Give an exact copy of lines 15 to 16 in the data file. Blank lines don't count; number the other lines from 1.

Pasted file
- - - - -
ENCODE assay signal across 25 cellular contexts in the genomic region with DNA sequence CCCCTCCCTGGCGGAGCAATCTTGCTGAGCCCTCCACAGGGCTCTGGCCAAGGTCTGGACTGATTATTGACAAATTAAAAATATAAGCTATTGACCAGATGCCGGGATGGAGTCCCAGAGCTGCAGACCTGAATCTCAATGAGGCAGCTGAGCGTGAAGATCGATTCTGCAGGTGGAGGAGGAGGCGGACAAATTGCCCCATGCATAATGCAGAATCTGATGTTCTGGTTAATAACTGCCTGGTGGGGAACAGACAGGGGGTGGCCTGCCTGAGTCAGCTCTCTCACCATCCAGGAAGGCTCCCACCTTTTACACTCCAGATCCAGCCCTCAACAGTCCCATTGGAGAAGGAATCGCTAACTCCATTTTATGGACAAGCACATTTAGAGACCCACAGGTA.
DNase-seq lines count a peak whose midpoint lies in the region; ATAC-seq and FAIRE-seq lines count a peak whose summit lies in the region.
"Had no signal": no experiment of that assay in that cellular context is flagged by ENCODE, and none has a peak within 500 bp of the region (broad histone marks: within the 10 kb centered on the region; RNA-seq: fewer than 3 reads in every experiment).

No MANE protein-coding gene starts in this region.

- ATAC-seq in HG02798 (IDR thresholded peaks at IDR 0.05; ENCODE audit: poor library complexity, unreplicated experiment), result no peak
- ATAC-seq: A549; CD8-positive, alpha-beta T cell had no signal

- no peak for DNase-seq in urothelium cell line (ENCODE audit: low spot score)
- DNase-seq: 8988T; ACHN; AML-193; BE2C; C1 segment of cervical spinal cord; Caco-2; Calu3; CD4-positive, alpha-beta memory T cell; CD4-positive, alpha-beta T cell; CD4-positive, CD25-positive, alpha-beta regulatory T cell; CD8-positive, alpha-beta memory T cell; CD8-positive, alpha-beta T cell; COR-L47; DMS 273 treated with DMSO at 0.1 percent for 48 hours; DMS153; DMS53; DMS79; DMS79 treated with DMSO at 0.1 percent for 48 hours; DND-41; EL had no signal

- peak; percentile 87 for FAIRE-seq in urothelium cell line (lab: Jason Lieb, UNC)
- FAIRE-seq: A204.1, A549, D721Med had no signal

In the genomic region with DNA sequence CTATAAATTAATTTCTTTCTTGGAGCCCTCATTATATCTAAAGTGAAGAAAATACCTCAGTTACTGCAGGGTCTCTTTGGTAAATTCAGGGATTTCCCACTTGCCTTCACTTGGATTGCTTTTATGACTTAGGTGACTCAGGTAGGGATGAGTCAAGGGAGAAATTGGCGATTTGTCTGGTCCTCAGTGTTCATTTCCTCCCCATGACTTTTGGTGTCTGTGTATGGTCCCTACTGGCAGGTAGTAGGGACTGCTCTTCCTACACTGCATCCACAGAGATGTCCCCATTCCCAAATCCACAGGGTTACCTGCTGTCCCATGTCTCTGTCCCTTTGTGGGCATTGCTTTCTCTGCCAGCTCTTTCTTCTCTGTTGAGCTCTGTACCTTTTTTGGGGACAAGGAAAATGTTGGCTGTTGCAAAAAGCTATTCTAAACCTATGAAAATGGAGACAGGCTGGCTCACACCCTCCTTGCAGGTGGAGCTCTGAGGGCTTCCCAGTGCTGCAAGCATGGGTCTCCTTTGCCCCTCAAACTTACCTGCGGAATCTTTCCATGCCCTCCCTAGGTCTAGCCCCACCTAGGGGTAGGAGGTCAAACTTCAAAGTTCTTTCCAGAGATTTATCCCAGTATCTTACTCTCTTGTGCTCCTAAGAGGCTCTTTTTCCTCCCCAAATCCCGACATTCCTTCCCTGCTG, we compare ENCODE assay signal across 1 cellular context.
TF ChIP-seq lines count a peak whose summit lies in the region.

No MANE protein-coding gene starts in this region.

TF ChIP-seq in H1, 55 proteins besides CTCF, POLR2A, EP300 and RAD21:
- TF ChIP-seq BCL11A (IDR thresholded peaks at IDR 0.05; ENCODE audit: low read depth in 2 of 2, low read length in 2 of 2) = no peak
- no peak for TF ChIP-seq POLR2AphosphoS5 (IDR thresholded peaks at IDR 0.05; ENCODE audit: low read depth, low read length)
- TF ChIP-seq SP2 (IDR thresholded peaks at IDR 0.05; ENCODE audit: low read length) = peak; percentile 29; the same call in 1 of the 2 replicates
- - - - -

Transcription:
- TF ChIP-seq BCL11A (IDR thresholded peaks at IDR 0.05; ENCODE audit: low read depth in 2 of 2, low read length in 2 of 2) = no peak
- no peak for TF ChIP-seq POLR2AphosphoS5 (IDR thresholded peaks at IDR 0.05; ENCODE audit: low read depth, low read length)